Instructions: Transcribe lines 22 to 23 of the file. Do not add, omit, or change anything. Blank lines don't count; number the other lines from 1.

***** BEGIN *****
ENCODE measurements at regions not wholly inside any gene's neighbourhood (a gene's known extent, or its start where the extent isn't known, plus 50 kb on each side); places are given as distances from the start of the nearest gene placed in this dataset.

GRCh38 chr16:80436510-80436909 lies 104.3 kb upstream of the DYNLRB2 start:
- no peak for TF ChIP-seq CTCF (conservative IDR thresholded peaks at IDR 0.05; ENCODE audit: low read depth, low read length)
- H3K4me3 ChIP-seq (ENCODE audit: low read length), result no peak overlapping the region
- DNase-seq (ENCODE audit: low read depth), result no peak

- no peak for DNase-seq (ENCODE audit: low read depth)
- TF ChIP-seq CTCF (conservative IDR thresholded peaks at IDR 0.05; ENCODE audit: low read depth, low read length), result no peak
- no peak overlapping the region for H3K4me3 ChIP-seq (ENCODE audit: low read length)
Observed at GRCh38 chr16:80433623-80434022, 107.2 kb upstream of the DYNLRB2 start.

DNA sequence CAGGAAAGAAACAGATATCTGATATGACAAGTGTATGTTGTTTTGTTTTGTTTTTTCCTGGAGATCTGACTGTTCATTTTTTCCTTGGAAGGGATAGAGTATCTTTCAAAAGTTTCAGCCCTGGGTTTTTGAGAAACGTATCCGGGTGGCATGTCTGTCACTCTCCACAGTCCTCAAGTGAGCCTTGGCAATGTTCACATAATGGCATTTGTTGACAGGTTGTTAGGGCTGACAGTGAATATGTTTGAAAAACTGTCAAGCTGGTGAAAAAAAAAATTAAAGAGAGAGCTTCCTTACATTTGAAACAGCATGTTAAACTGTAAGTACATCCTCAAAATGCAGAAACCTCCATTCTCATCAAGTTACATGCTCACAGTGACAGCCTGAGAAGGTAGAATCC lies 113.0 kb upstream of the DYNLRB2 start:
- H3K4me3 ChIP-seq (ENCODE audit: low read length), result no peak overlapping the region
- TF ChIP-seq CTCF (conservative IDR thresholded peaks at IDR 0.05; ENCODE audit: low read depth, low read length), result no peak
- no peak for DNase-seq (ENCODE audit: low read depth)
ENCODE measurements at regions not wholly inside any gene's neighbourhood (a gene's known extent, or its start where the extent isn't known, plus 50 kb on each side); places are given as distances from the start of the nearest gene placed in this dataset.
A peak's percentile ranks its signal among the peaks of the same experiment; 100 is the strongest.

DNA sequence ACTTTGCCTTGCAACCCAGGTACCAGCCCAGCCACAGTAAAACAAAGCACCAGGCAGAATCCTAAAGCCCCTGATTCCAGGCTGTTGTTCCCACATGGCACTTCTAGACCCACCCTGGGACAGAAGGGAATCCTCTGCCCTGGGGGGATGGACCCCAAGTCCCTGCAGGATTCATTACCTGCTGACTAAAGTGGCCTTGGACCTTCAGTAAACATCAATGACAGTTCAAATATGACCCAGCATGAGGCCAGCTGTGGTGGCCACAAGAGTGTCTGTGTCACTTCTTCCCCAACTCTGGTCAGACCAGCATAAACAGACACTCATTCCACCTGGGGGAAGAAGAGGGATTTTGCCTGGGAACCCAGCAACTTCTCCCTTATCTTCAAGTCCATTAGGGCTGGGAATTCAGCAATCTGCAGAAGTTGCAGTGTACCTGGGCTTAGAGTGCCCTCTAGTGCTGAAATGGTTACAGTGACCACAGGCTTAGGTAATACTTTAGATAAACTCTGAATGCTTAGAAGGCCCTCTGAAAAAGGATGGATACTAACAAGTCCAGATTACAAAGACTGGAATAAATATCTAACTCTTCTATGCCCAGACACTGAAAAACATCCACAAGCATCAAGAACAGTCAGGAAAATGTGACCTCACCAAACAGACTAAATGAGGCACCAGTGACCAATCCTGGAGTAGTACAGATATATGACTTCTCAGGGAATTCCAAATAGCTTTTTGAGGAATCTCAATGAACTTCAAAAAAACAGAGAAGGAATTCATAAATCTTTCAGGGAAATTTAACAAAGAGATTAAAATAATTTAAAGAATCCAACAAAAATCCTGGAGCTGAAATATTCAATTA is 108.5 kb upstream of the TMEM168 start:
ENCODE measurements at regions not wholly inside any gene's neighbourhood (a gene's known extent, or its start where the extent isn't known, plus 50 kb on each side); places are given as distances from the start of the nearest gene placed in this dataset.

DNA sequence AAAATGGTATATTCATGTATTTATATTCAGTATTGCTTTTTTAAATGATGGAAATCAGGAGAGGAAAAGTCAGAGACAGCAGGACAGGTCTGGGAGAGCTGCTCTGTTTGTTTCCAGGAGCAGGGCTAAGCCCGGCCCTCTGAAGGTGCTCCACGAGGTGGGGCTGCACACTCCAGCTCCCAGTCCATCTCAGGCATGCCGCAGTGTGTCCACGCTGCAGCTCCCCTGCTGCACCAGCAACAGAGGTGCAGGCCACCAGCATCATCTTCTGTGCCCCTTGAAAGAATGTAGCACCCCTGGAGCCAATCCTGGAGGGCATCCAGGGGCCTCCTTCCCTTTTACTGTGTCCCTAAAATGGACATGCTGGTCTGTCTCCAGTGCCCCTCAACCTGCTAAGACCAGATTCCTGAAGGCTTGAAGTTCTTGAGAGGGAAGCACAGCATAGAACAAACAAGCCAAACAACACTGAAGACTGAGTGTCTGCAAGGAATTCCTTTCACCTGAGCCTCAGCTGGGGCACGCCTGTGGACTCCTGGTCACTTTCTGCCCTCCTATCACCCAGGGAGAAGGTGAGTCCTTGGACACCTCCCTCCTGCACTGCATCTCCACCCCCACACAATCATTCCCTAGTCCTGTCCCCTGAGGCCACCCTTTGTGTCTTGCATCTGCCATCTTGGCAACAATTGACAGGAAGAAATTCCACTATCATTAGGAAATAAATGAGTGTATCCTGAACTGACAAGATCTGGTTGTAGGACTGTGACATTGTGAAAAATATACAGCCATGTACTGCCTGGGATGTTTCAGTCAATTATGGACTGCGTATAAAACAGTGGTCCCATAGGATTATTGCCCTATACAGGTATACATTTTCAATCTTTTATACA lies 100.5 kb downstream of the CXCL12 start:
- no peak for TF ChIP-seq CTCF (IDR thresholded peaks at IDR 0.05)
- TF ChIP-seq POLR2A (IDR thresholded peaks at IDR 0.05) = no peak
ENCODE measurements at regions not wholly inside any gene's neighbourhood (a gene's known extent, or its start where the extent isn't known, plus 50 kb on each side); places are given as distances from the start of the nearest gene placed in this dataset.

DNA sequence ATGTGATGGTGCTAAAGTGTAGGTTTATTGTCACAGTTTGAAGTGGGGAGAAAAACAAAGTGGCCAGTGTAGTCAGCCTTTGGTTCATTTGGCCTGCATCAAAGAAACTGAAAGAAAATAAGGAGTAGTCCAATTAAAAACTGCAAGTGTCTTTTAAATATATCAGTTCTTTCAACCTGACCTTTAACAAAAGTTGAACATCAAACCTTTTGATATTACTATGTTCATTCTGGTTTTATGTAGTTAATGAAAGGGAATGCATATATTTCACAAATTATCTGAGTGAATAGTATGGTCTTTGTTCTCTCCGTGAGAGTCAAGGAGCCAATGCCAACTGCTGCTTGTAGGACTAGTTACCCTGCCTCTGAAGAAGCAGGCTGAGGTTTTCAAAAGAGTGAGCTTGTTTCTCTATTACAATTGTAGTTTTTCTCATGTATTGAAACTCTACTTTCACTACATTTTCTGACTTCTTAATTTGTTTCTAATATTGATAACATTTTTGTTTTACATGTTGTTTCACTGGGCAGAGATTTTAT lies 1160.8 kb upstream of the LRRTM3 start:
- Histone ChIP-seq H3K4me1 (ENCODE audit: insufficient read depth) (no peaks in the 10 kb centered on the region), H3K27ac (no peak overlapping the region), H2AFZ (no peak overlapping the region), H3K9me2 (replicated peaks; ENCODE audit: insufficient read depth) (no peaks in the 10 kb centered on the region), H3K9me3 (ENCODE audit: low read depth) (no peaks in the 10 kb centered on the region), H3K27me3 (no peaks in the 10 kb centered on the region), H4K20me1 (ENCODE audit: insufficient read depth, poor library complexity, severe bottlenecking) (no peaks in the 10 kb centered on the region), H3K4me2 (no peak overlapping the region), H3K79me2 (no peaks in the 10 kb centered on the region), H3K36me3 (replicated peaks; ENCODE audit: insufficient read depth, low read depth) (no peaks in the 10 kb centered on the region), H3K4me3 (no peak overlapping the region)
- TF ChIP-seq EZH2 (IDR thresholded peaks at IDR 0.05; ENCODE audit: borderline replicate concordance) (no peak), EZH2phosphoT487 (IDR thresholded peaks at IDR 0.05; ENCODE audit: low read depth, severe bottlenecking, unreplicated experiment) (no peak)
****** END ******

DNA sequence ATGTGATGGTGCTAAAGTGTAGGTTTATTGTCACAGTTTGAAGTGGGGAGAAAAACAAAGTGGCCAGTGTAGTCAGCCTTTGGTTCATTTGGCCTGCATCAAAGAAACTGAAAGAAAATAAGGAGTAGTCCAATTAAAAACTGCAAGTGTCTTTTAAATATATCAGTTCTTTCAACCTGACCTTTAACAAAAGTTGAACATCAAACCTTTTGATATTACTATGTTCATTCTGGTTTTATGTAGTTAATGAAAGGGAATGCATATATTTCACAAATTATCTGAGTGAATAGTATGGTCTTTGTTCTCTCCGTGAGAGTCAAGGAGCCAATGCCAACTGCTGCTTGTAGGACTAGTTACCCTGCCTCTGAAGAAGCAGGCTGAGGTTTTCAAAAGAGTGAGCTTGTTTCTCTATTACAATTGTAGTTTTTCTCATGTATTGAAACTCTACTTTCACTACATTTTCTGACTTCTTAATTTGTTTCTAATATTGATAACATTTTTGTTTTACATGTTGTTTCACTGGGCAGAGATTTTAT lies 1160.8 kb upstream of the LRRTM3 start:
- Histone ChIP-seq H3K4me1 (ENCODE audit: insufficient read depth) (no peaks in the 10 kb centered on the region), H3K27ac (no peak overlapping the region), H2AFZ (no peak overlapping the region), H3K9me2 (replicated peaks; ENCODE audit: insufficient read depth) (no peaks in the 10 kb centered on the region), H3K9me3 (ENCODE audit: low read depth) (no peaks in the 10 kb centered on the region), H3K27me3 (no peaks in the 10 kb centered on the region), H4K20me1 (ENCODE audit: insufficient read depth, poor library complexity, severe bottlenecking) (no peaks in the 10 kb centered on the region), H3K4me2 (no peak overlapping the region), H3K79me2 (no peaks in the 10 kb centered on the region), H3K36me3 (replicated peaks; ENCODE audit: insufficient read depth, low read depth) (no peaks in the 10 kb centered on the region), H3K4me3 (no peak overlapping the region)